Today, more than 100 WA transport workers will protest at Aldi Southlands demanding the company sign up to six supply chain safety principles and meet with the TWU to develop a charter to make their transport supply chain safer, fairer and more sustainable.
The protest calls on the supermarket giant to prioritise the safety and wellbeing of transport workers in Australia’s deadliest industry.
This year 123 people have died in truck crashes, 32 of them truck drivers.
Coles and Woolworths have signed charters with the TWU committing to make their supply chains safer and fairer. In contrast, Aldi has refused to sign up to basic safety principles and failed in two Federal Court attempts to silence truck drivers on safety.
Aldi is reported to have gained significant market share in Australia as cost-of-living bears down on households.
“Today we’re calling on Aldi to recognise the urgency of this matter and engage in meaningful dialogue with transport workers and their representatives,” said State Secretary Tim Dawson.
“By prioritising supply chain safety, Aldi can set an example for other companies and contribute to the betterment of the entire industry and road safety across Australia. Wealthy retailers have a responsibility to ensure safe, fair working conditions for transport workers in their supply chains, but Aldi has repeatedly buried its head in the sand.
“Workers have continuously invited Aldi to meet and develop a charter on safe supply chains. Today’s protest follows multiple actions around the country calling on the supermarket giant to do the right thing for transport workers and the wider community.
“Aldi’s refusal to be accountable for safety in its supply chain proves why we need Federal Parliament to pass reform to set fair, safe and sustainable standards in transport without delay,” Dawson said.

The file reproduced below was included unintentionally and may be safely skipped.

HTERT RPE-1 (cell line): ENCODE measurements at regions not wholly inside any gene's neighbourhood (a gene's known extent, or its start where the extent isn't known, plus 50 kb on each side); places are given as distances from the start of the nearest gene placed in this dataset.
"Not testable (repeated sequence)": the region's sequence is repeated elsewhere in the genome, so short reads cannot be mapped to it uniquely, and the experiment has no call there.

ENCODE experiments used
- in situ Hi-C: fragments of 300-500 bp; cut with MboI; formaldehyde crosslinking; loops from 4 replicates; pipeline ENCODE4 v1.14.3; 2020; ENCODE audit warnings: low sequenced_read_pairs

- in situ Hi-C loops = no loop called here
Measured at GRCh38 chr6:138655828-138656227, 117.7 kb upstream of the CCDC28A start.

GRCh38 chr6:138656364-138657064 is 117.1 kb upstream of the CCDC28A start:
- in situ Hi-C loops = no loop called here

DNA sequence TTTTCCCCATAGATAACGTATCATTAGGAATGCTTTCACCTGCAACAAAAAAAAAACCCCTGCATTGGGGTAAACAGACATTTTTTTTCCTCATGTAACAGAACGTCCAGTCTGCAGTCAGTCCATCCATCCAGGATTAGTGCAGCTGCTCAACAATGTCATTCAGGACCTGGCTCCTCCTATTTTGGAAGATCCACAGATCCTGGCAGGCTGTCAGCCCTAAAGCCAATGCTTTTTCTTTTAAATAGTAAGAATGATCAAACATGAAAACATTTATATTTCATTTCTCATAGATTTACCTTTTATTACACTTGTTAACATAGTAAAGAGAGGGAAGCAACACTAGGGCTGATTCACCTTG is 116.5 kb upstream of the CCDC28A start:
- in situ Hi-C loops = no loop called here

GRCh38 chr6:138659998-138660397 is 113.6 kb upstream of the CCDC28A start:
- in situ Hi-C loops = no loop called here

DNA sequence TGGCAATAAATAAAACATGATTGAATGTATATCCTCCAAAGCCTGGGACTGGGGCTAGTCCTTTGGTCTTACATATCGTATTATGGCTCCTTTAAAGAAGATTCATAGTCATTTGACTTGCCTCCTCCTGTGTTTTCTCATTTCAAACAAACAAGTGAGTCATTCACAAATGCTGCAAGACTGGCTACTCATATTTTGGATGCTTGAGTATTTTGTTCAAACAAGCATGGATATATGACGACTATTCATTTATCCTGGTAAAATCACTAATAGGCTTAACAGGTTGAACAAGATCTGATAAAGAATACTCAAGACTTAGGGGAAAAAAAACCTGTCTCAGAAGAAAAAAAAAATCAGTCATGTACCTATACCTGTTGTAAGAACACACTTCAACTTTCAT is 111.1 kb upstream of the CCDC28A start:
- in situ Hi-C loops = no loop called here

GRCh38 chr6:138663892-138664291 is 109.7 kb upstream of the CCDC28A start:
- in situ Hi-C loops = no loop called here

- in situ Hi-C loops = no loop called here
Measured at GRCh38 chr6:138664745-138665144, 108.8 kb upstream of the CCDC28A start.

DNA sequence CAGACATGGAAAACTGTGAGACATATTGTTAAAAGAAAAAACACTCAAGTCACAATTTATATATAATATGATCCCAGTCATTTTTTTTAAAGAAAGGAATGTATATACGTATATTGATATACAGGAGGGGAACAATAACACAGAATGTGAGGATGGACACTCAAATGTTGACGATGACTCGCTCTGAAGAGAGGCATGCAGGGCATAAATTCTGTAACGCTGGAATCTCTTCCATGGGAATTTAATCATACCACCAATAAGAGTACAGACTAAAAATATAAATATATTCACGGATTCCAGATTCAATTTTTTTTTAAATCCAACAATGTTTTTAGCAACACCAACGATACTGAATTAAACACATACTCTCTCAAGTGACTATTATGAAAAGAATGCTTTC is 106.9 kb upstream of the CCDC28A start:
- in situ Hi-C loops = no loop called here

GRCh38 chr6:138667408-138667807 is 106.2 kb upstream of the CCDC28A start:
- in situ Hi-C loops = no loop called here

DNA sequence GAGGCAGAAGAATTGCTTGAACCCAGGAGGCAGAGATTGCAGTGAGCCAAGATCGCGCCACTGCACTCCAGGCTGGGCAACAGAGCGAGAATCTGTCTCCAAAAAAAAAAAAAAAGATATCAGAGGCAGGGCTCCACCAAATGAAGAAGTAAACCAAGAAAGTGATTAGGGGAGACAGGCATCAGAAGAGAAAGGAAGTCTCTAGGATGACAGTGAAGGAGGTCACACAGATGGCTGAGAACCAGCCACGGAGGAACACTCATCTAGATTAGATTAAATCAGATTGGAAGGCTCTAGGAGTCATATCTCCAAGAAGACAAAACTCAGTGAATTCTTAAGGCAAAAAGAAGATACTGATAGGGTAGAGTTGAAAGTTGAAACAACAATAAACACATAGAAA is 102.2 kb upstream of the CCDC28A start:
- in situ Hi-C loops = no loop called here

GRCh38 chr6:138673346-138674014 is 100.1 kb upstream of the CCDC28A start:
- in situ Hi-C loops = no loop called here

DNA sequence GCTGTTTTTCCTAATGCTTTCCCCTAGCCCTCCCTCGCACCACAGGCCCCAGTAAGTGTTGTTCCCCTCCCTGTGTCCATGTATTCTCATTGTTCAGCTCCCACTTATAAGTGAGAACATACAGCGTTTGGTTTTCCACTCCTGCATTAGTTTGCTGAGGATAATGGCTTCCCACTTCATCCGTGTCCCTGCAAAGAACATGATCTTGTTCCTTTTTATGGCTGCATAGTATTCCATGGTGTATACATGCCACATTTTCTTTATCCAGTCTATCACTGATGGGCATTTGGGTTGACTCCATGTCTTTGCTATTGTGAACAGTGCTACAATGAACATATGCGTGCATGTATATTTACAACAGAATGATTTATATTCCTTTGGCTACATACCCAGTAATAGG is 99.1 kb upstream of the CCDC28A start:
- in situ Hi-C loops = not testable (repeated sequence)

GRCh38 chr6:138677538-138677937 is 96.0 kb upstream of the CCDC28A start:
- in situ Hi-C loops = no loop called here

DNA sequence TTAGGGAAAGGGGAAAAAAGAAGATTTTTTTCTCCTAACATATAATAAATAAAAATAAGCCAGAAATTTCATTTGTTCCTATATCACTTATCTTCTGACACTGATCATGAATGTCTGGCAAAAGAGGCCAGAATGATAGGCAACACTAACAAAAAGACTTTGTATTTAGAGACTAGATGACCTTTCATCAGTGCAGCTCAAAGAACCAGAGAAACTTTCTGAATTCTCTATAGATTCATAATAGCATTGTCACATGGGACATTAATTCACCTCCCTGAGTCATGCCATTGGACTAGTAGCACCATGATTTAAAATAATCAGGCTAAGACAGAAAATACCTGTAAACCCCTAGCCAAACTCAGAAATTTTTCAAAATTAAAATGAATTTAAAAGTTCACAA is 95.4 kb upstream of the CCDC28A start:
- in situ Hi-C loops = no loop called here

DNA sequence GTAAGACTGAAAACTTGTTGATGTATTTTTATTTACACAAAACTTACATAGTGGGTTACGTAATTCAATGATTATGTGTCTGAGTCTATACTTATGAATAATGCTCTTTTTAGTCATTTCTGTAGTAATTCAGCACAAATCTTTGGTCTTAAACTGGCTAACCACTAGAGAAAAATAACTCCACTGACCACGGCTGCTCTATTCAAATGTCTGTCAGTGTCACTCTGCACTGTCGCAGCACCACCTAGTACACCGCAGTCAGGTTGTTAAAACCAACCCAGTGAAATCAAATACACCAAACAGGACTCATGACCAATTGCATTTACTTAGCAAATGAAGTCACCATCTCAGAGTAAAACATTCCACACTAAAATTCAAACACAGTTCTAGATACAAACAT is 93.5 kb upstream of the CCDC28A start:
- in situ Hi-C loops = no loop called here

The crisis in transport has seen 328 transport businesses become insolvent in the last financial year, including Australia’s largest cold chain operator, Scott’s Refrigerated Logistics, of which Aldi was a customer.
Administrators said a key reason for Scott’s collapse was “uncommercial customer arrangements.” When wealthy clients profit from the razor-thin margins of transport operators, it puts deadly pressure on drivers and operators to meet unrealistic deadlines and cut corners in safety to stay in business.
Supply chain principles:
- Safety and fairness – accountability for safe, fair work throughout their supply chains
- Transparency – over transport contracts so no worker falls through the cracks
- Collective voice – ensuring transport workers can speak out on pay and safety
- Education and consultation – on issues that impact workers’ pay and safety
- Lifting industry standards – eliminating incentives and pressures to take risks
- Disaster preparedness – equipping workers to safely navigate natural disasters, pandemics and other supply chain disruptions